To see what is in front of one's nose needs a constant struggle.
--- George Orwell

Friday, March 15, 2019

The Magic Of My Father's City: St. Patrick's Day Memories Of Danny Boy's

FOR MOSTof my life, my father owned a saloon on the East Side of Manhattan, which I had the chance to publish something about shortly after it closed in the mid-1980's. Unlike many of the establishments catering to men of my own generation, Danny Boy’s would never have been confused with a failing art gallery that applied for a liquor license as an afterthought. Art was in the conversation, not on the walls. Class and taste were demonstrated in the way that you treated people, not in the priciness of the menu or the trendiness of the decor. 

The place was stout, plain and resolutely unhip, a public house in the old style: simple yet idiosyncratic. Years of tobacco smoke had yellowed the whitewashed walls and clouded the waxed beams stretching overhead. Beery shadows spread past scuffed wooden paneling into deep brick alcoves. The place always wore the musty perfume of yesterday’s spilled whiskey. “Cut flowers are for funeral parlors, not barrooms,” my father once explained to a floral salesman who stressed their deodorizing qualities. “Thank you all the same. “ I remember coming back from college one time and thinking that a hanging plant might brighten the front window. The regulars eyed it suspiciously and waited until I left before taking a cigarette lighter to it. 

A Runyonesque array of rogues and rough guys, gentlemen and jewels made up the clientele, people of night and city, drawn from the same mythic dimension of New York that bred my father, a retired captain of detectives. There were priests and prizefighters, judges and professors, lawyers and stockbrokers, cops and carpenters. Sudanese diplomats joined floozy actresses and artists along with greengrocers, seedy newsmen (from UPI mainly) bookies (just don’t let them sit near the phone, that’s all) and famed southern writers (Capote was a Sunday- evening regular dissolving a Sunday-evening sadness). Some were well off; others weren’t. And there was also a clutch of moth-eaten guys of completely indeterminate livelihood and residence - antic and jovial men of goodwill who were always ready with a song, a gag or a story.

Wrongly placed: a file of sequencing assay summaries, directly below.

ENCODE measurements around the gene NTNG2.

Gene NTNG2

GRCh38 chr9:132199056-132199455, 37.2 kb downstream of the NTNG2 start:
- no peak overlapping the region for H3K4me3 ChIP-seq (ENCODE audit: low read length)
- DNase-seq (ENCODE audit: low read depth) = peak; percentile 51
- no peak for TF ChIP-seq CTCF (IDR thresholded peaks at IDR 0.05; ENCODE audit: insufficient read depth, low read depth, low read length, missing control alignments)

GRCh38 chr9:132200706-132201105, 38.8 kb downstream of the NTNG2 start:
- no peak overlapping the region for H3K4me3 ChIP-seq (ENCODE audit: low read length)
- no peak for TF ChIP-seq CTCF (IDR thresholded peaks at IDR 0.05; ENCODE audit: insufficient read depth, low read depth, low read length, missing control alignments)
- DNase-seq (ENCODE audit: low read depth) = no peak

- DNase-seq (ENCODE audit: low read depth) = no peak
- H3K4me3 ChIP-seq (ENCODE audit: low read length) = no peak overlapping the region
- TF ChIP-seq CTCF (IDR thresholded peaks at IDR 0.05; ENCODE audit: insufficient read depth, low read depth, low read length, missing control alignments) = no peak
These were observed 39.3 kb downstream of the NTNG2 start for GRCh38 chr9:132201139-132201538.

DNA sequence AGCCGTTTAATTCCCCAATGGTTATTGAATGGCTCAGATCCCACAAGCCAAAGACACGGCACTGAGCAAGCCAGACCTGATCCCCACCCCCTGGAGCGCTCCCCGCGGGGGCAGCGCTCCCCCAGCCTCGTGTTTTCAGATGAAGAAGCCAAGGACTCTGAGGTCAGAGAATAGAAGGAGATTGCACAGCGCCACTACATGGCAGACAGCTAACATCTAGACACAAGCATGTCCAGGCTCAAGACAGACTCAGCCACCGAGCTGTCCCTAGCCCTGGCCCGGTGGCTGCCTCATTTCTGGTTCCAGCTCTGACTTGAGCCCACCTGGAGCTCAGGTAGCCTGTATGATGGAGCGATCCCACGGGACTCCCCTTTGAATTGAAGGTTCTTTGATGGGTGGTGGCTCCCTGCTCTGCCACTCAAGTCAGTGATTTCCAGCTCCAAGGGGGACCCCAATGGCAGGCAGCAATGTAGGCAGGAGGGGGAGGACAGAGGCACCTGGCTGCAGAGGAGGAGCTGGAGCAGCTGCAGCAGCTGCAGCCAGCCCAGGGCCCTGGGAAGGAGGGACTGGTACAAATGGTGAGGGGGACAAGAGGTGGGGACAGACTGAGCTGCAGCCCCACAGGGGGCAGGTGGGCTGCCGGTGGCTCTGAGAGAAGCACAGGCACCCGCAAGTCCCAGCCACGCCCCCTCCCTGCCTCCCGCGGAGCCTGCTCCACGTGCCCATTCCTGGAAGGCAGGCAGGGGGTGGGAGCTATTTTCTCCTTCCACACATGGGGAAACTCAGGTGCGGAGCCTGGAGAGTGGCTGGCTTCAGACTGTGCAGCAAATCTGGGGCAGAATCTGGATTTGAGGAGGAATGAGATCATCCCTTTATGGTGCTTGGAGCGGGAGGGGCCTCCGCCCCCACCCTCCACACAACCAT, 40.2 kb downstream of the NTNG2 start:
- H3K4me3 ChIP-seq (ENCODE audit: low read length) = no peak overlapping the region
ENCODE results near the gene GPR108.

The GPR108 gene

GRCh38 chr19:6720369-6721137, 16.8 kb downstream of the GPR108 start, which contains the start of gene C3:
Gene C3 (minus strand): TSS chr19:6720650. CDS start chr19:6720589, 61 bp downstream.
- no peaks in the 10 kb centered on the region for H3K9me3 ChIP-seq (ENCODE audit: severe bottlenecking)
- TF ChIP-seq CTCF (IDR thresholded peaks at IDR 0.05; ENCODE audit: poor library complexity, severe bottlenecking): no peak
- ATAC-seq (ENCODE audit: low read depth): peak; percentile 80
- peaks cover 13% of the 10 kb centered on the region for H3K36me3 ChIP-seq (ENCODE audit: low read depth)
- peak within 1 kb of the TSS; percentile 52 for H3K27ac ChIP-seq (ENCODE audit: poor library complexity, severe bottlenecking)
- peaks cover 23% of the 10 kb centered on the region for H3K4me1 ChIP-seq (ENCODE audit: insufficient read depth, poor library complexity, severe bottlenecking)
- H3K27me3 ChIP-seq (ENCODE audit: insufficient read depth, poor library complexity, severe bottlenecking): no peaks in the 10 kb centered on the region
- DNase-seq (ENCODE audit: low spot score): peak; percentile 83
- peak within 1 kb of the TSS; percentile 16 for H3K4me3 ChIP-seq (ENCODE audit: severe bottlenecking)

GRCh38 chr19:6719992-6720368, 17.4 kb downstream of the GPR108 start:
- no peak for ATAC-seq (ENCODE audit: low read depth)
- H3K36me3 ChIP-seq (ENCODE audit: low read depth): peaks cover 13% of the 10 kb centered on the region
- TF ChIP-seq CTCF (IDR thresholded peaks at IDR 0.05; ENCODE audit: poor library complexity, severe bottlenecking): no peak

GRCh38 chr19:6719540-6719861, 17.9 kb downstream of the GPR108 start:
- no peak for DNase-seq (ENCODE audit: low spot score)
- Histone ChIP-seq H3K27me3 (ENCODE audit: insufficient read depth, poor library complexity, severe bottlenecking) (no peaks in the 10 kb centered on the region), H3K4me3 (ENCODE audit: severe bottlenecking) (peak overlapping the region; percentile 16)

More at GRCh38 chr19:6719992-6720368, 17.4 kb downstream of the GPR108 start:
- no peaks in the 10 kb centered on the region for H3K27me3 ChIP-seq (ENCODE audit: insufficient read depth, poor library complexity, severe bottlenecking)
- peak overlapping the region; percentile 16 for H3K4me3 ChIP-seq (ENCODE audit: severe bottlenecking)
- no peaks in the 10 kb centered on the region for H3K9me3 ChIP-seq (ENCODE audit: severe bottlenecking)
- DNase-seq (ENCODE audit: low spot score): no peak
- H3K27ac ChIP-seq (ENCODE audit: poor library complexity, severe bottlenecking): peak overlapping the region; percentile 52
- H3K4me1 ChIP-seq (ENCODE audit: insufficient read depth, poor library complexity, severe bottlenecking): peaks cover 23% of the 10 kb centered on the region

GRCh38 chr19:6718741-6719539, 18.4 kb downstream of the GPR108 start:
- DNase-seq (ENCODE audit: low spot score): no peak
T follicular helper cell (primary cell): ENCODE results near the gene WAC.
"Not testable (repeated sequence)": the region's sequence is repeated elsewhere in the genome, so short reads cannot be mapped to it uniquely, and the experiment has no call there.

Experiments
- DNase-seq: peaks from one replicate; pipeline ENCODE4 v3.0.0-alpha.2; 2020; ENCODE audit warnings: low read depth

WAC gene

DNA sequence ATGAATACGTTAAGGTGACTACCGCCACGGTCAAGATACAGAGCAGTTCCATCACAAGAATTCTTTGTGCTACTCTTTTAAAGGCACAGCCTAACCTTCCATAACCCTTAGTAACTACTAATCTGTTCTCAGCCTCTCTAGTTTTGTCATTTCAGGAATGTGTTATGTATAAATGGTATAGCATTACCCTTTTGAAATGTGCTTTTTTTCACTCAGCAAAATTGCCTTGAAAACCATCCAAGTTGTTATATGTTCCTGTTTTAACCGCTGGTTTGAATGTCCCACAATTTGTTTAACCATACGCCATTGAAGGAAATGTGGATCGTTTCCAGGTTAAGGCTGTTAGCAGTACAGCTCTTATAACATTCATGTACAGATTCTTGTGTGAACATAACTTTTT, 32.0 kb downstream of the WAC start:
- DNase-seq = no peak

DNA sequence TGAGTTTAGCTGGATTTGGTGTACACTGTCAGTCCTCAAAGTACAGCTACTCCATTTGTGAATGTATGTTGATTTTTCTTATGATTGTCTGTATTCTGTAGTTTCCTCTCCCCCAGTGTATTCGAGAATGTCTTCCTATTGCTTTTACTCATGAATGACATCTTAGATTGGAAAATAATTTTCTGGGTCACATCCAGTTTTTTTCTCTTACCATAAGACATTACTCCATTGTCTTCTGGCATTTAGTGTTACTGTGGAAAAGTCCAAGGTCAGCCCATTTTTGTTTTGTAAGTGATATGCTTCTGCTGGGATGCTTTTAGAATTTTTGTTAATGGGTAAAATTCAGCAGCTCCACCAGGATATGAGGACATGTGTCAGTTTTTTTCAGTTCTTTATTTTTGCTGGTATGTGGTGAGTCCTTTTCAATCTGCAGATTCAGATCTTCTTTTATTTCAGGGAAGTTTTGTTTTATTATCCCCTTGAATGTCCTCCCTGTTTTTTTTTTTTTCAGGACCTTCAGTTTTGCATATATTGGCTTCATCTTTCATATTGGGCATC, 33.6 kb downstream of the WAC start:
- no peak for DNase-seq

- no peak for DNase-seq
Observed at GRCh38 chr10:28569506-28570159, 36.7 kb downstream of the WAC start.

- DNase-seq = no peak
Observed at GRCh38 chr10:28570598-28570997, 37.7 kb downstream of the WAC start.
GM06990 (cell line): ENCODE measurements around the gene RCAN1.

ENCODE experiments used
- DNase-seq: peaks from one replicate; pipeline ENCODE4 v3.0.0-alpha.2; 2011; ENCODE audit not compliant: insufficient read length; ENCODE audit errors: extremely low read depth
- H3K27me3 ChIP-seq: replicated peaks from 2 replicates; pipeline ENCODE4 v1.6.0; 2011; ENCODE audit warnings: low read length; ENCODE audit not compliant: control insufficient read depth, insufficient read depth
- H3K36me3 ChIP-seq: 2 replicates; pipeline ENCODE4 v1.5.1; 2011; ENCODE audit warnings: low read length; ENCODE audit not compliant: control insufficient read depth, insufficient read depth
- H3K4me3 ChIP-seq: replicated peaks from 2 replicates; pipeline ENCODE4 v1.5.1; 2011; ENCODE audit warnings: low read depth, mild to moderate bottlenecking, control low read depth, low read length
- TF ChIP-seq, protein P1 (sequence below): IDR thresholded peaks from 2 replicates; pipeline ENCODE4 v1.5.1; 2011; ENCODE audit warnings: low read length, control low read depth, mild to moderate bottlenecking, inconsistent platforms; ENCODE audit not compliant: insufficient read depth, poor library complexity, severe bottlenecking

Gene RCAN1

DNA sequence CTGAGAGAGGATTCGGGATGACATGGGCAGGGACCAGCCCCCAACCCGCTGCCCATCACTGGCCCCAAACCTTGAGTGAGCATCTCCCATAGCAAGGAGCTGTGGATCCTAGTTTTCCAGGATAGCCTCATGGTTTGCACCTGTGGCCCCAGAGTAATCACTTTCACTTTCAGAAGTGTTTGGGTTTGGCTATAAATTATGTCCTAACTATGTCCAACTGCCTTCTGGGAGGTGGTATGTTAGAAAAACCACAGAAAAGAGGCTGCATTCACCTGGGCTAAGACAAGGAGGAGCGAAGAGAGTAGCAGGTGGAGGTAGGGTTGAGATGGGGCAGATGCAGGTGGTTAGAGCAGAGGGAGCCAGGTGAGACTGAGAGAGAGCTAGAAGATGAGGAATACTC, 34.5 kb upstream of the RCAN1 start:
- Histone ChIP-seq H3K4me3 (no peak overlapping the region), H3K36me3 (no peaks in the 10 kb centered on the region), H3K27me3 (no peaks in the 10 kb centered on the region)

Just as the place itself nestled in the cold shadows of office towers behind it in a leaning, peeled-paint building, misfits in the outside world always fit snugly. Most of the patrons shared the very simple desire to lose themselves in the company of each other, regardless of position or pedigree. They all had a solidity of character that went beyond class and social convention, and shared a curiosity and fondness for each other as well as a reverence for the idea of equality. A militant decency was the standard for behavior. However different their backgrounds, the customers in my father’s place had a way of finding common ground, no doubt a function of the humility learned in the Depression and an appreciation of broadly diverse people attained through service in World War II. Bonds, however momentary and liquor-born, were forged. Being completely unsnobbish, the clientele had a greater capacity for spontaneity and for living bigger in the moment than my own peers, which left a lasting impression on me.